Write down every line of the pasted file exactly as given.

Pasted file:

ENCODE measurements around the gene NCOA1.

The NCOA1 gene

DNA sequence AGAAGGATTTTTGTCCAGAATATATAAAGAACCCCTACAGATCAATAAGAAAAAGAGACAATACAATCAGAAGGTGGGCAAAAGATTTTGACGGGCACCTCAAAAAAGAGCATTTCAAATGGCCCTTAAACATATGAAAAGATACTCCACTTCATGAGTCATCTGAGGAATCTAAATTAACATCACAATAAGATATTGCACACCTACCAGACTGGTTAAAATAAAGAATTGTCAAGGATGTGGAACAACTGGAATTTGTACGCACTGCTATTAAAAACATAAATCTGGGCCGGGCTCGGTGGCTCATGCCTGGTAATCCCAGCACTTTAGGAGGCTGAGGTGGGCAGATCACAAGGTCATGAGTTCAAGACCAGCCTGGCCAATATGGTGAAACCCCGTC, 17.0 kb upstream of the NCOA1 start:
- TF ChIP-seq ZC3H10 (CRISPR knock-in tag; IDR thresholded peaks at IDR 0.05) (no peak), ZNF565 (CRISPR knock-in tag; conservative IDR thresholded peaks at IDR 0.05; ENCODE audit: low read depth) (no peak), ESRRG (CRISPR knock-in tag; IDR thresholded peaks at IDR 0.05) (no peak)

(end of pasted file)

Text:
ENCODE measurements around the gene NCOA1.

The NCOA1 gene

DNA sequence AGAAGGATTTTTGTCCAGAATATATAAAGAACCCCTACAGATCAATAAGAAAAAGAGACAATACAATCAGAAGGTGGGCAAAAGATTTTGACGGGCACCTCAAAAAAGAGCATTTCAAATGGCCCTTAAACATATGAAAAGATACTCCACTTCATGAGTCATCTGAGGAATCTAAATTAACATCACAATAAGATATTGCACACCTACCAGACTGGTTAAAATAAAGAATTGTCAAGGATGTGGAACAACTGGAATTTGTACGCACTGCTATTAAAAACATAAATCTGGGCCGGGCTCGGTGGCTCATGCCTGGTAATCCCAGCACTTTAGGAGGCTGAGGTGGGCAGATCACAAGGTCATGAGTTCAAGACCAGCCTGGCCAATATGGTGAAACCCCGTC, 17.0 kb upstream of the NCOA1 start:
- TF ChIP-seq ZC3H10 (CRISPR knock-in tag; IDR thresholded peaks at IDR 0.05) (no peak), ZNF565 (CRISPR knock-in tag; conservative IDR thresholded peaks at IDR 0.05; ENCODE audit: low read depth) (no peak), ESRRG (CRISPR knock-in tag; IDR thresholded peaks at IDR 0.05) (no peak)